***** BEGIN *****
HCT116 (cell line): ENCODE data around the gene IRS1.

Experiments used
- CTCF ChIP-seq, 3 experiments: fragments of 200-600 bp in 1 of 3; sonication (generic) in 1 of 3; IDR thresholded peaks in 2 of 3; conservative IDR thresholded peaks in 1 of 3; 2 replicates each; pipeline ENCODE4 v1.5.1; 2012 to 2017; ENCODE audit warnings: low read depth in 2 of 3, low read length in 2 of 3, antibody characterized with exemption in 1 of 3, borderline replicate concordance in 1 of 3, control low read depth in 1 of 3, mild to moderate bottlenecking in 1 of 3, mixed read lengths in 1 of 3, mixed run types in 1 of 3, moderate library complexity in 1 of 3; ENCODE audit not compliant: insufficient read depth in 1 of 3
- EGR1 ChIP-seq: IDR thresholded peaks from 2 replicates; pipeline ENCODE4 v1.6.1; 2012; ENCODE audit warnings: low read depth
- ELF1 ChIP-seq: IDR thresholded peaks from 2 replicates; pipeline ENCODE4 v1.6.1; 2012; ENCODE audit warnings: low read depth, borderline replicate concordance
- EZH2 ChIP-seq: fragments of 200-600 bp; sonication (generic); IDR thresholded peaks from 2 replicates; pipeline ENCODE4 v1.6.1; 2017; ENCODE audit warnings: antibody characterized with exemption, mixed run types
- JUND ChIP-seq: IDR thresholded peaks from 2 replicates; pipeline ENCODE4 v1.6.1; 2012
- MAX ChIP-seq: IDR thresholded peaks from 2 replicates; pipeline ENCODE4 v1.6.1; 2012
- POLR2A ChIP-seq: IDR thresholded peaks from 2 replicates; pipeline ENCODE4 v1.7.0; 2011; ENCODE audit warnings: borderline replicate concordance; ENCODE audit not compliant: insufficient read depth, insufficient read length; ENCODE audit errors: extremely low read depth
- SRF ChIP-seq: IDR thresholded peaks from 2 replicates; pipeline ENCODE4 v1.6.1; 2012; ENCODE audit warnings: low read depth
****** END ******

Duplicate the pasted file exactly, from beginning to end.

HCT116 (cell line): ENCODE data around the gene IRS1.

Experiments used
- CTCF ChIP-seq, 3 experiments: fragments of 200-600 bp in 1 of 3; sonication (generic) in 1 of 3; IDR thresholded peaks in 2 of 3; conservative IDR thresholded peaks in 1 of 3; 2 replicates each; pipeline ENCODE4 v1.5.1; 2012 to 2017; ENCODE audit warnings: low read depth in 2 of 3, low read length in 2 of 3, antibody characterized with exemption in 1 of 3, borderline replicate concordance in 1 of 3, control low read depth in 1 of 3, mild to moderate bottlenecking in 1 of 3, mixed read lengths in 1 of 3, mixed run types in 1 of 3, moderate library complexity in 1 of 3; ENCODE audit not compliant: insufficient read depth in 1 of 3
- EGR1 ChIP-seq: IDR thresholded peaks from 2 replicates; pipeline ENCODE4 v1.6.1; 2012; ENCODE audit warnings: low read depth
- ELF1 ChIP-seq: IDR thresholded peaks from 2 replicates; pipeline ENCODE4 v1.6.1; 2012; ENCODE audit warnings: low read depth, borderline replicate concordance
- EZH2 ChIP-seq: fragments of 200-600 bp; sonication (generic); IDR thresholded peaks from 2 replicates; pipeline ENCODE4 v1.6.1; 2017; ENCODE audit warnings: antibody characterized with exemption, mixed run types
- JUND ChIP-seq: IDR thresholded peaks from 2 replicates; pipeline ENCODE4 v1.6.1; 2012
- MAX ChIP-seq: IDR thresholded peaks from 2 replicates; pipeline ENCODE4 v1.6.1; 2012
- POLR2A ChIP-seq: IDR thresholded peaks from 2 replicates; pipeline ENCODE4 v1.7.0; 2011; ENCODE audit warnings: borderline replicate concordance; ENCODE audit not compliant: insufficient read depth, insufficient read length; ENCODE audit errors: extremely low read depth
- SRF ChIP-seq: IDR thresholded peaks from 2 replicates; pipeline ENCODE4 v1.6.1; 2012; ENCODE audit warnings: low read depth